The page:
An understanding of the fundamental ideas in Chemistry is vital for students of GCSE Science. This is the last of six quizzes which recap these ideas and it focusses on chemical formulae and reactions, and on balancing chemical equations.
Symbol equations are often the things that put people off chemistry, but if you know a few simple rules you find that they make life so much easier. They are just a shorthand way of putting a huge amount of information about a chemical reaction down on paper. Once you know how the code works, it isn't that difficult. It can be fiddly at times but even for the most complicated reactions, persistence pays off.
All that happens in a chemical reaction is that the atoms present in the reactants (starting chemicals) are rearranged to form new materials. For example, when you react the metal calcium with water, the atoms of calcium and the atoms that are in water just rearrange themselves to form hydrogen and calcium hydroxide. Word equations are useful as a starting point but they don't always help you to make sense of a chemical reaction. Balanced symbol reactions show you exactly what is going on.
The key rule for balancing equations is called the law of conservation of matter. Put simply, it means that whatever atoms you start with, you must end up with. So if you start a chemical reaction with 1 atom of calcium, 5 atoms of carbon and 10 atoms of oxygen you must end up with 1 atom of calcium, 5 atoms of carbon and 10 atoms of oxygen but arranged differently to how they were at the start.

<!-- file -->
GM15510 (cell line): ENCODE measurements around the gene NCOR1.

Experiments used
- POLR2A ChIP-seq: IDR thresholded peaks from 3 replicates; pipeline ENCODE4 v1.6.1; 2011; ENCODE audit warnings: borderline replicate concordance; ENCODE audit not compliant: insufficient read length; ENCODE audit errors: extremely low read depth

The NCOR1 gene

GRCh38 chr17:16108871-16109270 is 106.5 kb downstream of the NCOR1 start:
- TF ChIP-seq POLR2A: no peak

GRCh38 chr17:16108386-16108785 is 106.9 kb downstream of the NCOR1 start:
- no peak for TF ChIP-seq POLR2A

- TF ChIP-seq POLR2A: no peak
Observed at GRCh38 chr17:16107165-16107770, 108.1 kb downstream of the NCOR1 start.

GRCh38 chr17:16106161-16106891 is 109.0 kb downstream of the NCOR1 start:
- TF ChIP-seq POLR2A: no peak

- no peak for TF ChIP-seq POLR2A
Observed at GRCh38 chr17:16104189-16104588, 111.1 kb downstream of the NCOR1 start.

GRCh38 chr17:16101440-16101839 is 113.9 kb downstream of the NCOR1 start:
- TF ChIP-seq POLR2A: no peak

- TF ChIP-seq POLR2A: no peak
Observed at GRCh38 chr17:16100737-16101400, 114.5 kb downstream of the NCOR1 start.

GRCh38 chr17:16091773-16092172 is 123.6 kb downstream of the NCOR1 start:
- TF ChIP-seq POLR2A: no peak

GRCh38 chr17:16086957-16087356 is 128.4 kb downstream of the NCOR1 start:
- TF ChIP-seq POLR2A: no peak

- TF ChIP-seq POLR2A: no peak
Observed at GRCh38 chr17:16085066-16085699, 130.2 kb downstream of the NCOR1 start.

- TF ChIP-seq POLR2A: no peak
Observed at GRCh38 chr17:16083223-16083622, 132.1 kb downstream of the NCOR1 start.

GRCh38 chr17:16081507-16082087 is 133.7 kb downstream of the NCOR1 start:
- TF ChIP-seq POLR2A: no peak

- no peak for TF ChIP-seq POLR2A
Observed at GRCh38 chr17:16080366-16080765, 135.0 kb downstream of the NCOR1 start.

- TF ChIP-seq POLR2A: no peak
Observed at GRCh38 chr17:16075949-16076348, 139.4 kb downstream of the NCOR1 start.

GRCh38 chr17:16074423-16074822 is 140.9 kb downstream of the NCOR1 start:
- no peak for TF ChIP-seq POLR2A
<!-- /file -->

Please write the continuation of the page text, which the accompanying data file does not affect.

The first step is to write down the correct chemical formulae for each of the chemicals involved. These CANNOT be changed to help with the balancing.You need to count the individual atoms on the side of reactants and then on the side of the products. You can then compare the two and decide where you need to make changes. You can only make changes by putting numbers in front of formulae. Adding extra numbers within formulae would make them incorrect.
Take the example of calcium reacting with water. The word equation and correct formulae are:
Calcium + water → calcium hydroxide + hydrogen
Ca + H2O → Ca(OH)2 + H2
So if you count up the atoms on the left you have one Ca, two H and one O. But counting up on the right you have one Ca, four H and two O. Yes? Just double check for yourself. The H and the O are out of balance.
That breaks the unbreakable law of conservation of matter. But in this case, it is easy to put right. Writing a 2 in front of the H2O would give you the same number of atoms on both sides.
But before you can do balanced symbol equations you need to be able to read and understand chemical formulae so the first few questions should get you warmed up for the main show...